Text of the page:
Cascade Commentary

Bank of England leaves monetary policy unchanged in August meeting

The vote to leave the European Union (EU) in June 2016 and the ongoing transition to a new trading paradigm continues to discourage corporate investment and household spending, said the Bank of England in the latest minutes from its Monetary Policy Committee (MPC) meeting.

Policymakers voted 6 to 2 to maintain interest rates at 0.25% detailing the ongoing trade-off between the tightening of monetary policy to restrain inflation and the support of a loose monetary policy for income growth and higher employment. The Committee also voted unanimously to maintain the stock of sterling non-financial investment-grade corporate bond purchases at £10 billion and the stock of UK government bond purchases at £435 billion, where both are financed by the issuance of central bank reserves.

Despite voting to maintain monetary policy for now, the minutes do suggest that if the UK economy follows a path broadly consistent with the August projections, then a tightening beyond current expectations may be required. Markets are currently pricing in interest rate rises over the next three years from 0.25% to 0.50% before reaching 0.75%. 

The August projections detailed revised economic forecasts, which now stand as follows:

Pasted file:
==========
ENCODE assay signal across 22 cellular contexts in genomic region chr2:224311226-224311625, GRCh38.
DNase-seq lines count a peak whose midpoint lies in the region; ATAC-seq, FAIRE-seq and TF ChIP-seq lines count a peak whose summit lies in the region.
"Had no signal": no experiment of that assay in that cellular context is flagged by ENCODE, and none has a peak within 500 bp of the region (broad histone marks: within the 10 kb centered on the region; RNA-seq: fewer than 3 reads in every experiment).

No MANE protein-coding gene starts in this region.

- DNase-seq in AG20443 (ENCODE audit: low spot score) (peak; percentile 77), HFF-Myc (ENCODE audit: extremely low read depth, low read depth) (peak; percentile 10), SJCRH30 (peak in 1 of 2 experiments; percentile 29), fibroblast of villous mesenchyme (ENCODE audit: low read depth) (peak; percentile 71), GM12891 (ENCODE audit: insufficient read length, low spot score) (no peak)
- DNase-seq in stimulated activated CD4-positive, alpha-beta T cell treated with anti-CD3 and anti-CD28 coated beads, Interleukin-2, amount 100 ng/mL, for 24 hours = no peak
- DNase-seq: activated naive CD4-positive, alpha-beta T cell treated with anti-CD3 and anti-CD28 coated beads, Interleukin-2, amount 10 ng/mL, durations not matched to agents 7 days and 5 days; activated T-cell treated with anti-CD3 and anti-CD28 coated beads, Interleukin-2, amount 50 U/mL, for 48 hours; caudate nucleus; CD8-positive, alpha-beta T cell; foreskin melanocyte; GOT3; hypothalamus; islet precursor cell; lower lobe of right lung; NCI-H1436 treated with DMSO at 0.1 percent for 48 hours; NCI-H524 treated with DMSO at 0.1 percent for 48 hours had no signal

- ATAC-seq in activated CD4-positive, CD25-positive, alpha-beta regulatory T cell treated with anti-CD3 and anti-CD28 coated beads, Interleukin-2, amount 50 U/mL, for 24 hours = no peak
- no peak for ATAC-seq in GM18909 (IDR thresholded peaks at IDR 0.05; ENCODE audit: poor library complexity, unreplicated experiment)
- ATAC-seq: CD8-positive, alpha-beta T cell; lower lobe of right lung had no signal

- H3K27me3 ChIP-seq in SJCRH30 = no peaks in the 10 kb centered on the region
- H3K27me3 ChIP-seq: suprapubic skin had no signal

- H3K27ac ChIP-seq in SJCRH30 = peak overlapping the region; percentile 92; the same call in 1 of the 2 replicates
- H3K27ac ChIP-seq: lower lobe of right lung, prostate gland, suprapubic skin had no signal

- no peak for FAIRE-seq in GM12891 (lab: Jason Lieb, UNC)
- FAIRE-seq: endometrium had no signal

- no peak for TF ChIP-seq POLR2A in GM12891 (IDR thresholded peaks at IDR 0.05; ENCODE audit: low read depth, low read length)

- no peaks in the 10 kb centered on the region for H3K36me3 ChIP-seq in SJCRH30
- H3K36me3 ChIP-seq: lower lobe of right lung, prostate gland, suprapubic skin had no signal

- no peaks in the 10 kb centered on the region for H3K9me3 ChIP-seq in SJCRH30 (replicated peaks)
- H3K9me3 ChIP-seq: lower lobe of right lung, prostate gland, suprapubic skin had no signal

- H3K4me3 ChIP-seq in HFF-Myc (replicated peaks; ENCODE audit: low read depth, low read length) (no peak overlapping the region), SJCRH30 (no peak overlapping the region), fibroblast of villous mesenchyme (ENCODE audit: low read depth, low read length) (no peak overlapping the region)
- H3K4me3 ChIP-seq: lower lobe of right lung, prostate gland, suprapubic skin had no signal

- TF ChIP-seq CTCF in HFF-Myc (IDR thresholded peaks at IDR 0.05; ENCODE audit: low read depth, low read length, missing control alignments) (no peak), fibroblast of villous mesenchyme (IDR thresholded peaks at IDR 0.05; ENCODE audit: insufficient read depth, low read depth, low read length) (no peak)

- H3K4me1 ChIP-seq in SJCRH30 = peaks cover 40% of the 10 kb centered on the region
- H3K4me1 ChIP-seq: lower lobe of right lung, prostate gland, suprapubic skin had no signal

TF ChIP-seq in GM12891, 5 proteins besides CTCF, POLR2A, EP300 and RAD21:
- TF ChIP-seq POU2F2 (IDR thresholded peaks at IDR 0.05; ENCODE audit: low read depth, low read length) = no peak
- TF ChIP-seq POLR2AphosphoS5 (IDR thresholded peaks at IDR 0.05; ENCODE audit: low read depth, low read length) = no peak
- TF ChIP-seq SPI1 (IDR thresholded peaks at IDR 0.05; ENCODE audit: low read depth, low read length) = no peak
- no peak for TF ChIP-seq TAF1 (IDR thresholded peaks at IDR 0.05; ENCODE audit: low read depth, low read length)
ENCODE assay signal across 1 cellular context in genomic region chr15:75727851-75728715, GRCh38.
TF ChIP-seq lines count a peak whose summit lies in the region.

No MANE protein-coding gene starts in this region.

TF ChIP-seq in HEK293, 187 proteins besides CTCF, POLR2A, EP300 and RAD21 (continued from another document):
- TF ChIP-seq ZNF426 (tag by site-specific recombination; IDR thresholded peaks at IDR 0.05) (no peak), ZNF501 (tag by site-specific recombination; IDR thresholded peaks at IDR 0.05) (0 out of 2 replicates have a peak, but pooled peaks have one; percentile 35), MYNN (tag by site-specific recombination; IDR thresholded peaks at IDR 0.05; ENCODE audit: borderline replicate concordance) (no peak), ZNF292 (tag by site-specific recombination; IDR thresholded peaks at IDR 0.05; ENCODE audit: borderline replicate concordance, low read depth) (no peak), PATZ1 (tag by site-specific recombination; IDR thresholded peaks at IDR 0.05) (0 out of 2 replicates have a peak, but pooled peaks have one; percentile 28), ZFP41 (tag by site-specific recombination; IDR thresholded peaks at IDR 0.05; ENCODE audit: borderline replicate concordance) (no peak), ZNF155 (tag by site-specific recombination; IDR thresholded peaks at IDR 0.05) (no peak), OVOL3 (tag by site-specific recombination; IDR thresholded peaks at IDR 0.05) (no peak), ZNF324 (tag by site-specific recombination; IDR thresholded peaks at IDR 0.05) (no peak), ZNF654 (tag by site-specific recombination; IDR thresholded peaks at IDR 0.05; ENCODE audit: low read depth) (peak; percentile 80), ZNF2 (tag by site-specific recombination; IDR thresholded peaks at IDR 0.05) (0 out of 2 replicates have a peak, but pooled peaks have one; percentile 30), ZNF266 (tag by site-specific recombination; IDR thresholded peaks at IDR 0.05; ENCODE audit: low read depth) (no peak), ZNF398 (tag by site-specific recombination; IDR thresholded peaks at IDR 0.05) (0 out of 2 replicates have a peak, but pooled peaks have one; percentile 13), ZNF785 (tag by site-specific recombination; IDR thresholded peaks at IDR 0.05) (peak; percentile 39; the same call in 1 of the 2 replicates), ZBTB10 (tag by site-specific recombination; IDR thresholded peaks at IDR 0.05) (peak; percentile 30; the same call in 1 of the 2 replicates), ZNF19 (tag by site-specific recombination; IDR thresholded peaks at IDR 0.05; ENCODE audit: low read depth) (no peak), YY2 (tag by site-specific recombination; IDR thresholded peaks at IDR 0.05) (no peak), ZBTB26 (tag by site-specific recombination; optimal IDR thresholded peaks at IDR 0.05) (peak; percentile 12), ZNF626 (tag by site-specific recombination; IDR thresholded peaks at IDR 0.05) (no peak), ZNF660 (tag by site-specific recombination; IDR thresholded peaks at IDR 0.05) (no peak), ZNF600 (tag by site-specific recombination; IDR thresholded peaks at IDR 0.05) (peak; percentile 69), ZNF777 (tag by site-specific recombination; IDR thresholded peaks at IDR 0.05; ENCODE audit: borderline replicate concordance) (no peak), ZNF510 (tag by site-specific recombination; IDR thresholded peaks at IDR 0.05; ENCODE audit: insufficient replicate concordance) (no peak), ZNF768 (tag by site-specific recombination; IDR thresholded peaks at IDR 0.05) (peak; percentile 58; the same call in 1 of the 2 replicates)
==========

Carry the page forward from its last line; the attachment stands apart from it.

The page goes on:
• GDP growth is now expected to be 1.7% in 2017, down from the 1.9% that was predicted in May 2017;
  • GDP growth in 2018 is now expected to be 1.6%, down from the 1.7% that was predicted in May 2017, with no change to the 2019 growth prediction of 1.8%;
  • Inflation in the third quarter of this year is expected to average 2.7%, up from the 2.6% predicted in May 2017;
  • Average earnings growth forecasts are unchanged from May 2017 at 2% in 2017, but 2018 earnings growth expectations have been cut to 3% from 3.5% and 2019’s to 3.25% from 3.75%. 


The latest minutes report a persistent concern over the high level of uncertainty present in economic markets following the UK's decision to leave the EU. This uncertainty has had the impact of delaying corporate investment and household spending as market participants look to wait and see how the new trading relationship between the two will now evolve.

Such uncertainty has led to sluggish wage growth, which, when coupled with higher inflation, has placed a squeeze on household incomes. The good news is that the effect of rising import prices on inflation is expected to diminish, and as this occurs, domestic inflationary pressures should gradually pick up over the forecast period. At this point, wage growth is projected to recover providing a bit of support for increased household spending. 

The immediate impact of the Brexit vote saw a substantial depreciation of sterling that simultaneously raised import prices, which have slowly journeyed through the supply chain to reach consumers. The MPC minutes explain the overshoot of inflation both now and in released projections to be wholly accounted for by import inflation. This continued pass-through to consumers is expected to continue for a few years until completion such that high inflation above the 2% target will remain. 

The Monetary Policy Committee next meet on September 13th with the minutes and decisions announced on September 14th. Should you wish to discuss how to position your cash portfolio for the coming period, please do let us know by contacting a member of our team on 0191 481 3777 and we'll be happy to assist. 


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